Better methods. Better life.
At Lexington Place, we utilize The Montessori Method, an approach to memory care that combines the principals of rehabilitation and education. In older adults with dementia, this has been shown to benefit both mood and mental health because the individual is engaged constructively and positively.
Activities are simple to set up and can be modified to match a person’s skillset, background, occupation or hobbies. When tasks are too easy, we’ll increase the challenge to give individuals a greater sense of pride and accomplishment. We also seek out ways in which to reconnect them with their past.
The Montessori Method is well-rounded:
Cognitive Skills: Trivia, discussions on current events, and other brain challenges stimulate cognitive abilities. For individuals with a more severe diagnosis, activities can involve simple puzzles like matching words with objects or identifying famous landmarks. Yet even this level of engagement can be modified if needed. The key is inspiring the mind to stay active.
Life Skills: While short-term memory can fade with dementia, an individual’s long-term memories can remain very much intact. We can incorporate your loved one’s skills, history, and background into life skills activities. If your mom worked on a farm or had a garden, she can sort and plant seeds. If your father was a handyman, simple activities involving hand tools could reconnect him with his past. For those who were homemakers, activities like baking, folding clothes, or household chores may be ideal.
Movement: Activities utilizing a full range of motion through slow movements can be calming while also ensuring your loved one remains active. Taking into account physical limitations, this can be achieved either seated or standing. Even when seated, motions such as picking an apple from a tree or flowers from a field engage healthy, active motion.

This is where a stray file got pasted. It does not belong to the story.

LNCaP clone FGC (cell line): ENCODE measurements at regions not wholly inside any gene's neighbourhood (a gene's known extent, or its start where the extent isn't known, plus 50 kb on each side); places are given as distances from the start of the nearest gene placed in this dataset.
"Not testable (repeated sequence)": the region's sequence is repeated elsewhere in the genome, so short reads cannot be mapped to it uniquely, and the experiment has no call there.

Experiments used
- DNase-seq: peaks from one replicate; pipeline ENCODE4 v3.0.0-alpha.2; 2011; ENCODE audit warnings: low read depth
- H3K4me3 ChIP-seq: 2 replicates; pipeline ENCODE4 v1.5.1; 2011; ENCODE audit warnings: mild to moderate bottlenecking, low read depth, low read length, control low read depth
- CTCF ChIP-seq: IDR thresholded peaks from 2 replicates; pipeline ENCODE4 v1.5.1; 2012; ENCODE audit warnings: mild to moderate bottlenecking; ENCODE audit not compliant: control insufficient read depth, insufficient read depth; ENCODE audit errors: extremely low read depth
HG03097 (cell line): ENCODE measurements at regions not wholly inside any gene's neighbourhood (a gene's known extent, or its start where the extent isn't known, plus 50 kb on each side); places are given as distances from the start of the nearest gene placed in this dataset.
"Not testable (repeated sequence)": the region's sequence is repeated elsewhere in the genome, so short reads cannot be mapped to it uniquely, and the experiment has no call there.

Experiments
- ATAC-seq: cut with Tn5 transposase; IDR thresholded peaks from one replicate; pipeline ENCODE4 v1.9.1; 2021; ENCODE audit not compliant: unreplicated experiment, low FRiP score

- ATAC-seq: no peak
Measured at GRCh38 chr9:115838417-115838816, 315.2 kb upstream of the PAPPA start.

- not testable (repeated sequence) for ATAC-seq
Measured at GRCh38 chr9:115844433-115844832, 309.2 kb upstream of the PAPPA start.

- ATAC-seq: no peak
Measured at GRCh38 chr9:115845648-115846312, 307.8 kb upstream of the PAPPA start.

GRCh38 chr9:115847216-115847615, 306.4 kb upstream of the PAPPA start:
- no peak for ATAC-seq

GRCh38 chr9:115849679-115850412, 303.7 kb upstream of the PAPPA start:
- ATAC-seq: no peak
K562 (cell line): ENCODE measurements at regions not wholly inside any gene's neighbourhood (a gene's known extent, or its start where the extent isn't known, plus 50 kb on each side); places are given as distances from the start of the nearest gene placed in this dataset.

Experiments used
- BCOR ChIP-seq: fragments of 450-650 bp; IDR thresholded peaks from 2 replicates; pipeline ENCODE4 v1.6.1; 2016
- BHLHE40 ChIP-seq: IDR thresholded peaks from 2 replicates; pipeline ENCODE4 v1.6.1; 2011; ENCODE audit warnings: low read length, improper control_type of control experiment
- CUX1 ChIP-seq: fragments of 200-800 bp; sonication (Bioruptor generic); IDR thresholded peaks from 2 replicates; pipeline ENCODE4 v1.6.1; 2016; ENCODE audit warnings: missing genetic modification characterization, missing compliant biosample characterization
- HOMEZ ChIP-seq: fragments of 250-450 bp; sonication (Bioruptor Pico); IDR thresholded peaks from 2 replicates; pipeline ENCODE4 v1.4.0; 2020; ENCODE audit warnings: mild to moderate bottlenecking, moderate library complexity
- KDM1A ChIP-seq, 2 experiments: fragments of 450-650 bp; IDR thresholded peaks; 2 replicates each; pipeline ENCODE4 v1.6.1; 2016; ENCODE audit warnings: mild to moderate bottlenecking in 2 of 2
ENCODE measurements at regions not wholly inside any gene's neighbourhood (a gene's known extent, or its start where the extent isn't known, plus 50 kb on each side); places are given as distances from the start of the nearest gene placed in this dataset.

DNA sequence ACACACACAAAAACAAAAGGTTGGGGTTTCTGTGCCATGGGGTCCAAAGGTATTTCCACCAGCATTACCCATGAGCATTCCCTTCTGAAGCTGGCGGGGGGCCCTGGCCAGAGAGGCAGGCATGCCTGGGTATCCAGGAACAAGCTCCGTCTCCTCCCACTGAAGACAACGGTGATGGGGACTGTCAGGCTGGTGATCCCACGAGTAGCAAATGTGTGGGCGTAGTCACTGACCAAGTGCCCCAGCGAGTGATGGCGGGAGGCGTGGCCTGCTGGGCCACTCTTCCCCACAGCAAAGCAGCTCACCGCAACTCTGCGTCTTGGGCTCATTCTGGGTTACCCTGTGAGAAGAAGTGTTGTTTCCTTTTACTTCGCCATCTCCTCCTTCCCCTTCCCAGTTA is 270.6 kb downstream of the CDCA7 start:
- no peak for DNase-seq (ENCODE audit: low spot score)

Sensory: Sensory activities keep the whole mind alert. For smell, we use different scented items with aromas such as citrus, lavender, cherry or vanilla. For taste, we have baking classes from snack to dessert. Other times, we’ll present three different types of fruit and have them sample a bit from each to see if they can identify the fruit from taste or texture alone. For touch, we may encourage them to identify objects simply by picking them up.
Music: Often, the part of the brain identifying music is one of the last affected – making it very popular. Identifying songs, dancing with groups, or singing along with others can create a wonderful group-bonding experience. Patriotic songs and church hymns are familiar to many, despite generational differences. Other activities such as having simple interactions with music instruments, like drumming or ringing a bell, can be useful, engaging, and incorporate movement.
Art: Individuals diagnosed with dementia can still be highly creative. In addition to painting, individuals may choose a picture to draw or test their ability to copy a photo. This can even be a group activity, pairing friends, or even husband and wife together, to spark their creativity and express themselves.
Socialization: Dining is a great way to socialize because it is an activity done daily. It allows our residents to interact and share experiences. From setting the table … to having your loved one help prepare a favorite dish … or simply sharing conversation over dinner … can make everyone feel like they belong.
It all comes back to sustaining connections.
At Lexington Place, connecting with residents and their families in a meaningful way is our top priority. Everything is centered on the physical and emotional wellbeing of residents. By creating a stimulating environment where they can thrive in mind, body and spirit, they are empowered to live their best lives.